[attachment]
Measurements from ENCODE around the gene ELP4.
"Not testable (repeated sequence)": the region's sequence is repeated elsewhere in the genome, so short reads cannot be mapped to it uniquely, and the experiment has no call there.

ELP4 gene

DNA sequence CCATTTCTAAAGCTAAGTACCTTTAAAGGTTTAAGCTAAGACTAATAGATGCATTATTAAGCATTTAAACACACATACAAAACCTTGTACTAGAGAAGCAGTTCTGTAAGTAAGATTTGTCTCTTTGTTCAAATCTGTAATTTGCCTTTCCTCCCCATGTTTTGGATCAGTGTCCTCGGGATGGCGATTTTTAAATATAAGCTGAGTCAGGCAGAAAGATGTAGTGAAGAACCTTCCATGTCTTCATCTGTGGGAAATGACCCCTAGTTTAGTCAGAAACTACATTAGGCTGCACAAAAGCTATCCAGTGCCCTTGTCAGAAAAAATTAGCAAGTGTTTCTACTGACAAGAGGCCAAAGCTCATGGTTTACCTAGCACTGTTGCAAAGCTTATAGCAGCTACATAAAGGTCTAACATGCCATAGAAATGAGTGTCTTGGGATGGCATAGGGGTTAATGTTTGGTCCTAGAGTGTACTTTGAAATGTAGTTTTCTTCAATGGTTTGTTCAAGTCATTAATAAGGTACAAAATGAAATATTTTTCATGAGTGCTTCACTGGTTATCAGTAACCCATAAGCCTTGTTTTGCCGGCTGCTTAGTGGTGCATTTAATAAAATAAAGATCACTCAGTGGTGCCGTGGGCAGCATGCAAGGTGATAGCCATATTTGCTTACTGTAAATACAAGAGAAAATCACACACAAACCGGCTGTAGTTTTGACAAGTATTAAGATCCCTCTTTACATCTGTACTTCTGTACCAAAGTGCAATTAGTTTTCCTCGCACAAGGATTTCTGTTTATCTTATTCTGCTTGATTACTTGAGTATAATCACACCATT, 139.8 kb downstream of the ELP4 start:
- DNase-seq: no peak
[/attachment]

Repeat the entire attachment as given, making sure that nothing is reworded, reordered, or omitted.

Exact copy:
Measurements from ENCODE around the gene ELP4.
"Not testable (repeated sequence)": the region's sequence is repeated elsewhere in the genome, so short reads cannot be mapped to it uniquely, and the experiment has no call there.

ELP4 gene

DNA sequence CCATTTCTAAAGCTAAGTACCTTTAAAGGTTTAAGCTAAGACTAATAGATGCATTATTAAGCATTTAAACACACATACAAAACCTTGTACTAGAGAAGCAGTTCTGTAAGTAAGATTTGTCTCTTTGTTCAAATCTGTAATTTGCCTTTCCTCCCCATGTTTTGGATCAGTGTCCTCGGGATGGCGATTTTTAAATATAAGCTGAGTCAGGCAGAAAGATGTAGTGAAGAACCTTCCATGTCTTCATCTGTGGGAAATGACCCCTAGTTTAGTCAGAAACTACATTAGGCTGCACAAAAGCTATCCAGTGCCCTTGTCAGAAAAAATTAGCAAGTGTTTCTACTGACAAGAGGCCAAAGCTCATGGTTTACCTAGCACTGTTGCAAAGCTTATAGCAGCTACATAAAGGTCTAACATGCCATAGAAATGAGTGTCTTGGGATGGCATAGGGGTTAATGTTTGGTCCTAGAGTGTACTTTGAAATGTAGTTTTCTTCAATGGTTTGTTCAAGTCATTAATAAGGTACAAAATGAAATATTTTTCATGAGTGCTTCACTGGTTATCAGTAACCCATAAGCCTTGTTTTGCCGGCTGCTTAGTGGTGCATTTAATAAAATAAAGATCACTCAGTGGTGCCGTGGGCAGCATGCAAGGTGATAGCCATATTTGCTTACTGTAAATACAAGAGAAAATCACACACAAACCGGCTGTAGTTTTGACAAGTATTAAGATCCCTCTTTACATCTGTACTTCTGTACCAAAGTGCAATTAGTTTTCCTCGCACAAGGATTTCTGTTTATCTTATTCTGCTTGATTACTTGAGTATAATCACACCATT, 139.8 kb downstream of the ELP4 start:
- DNase-seq: no peak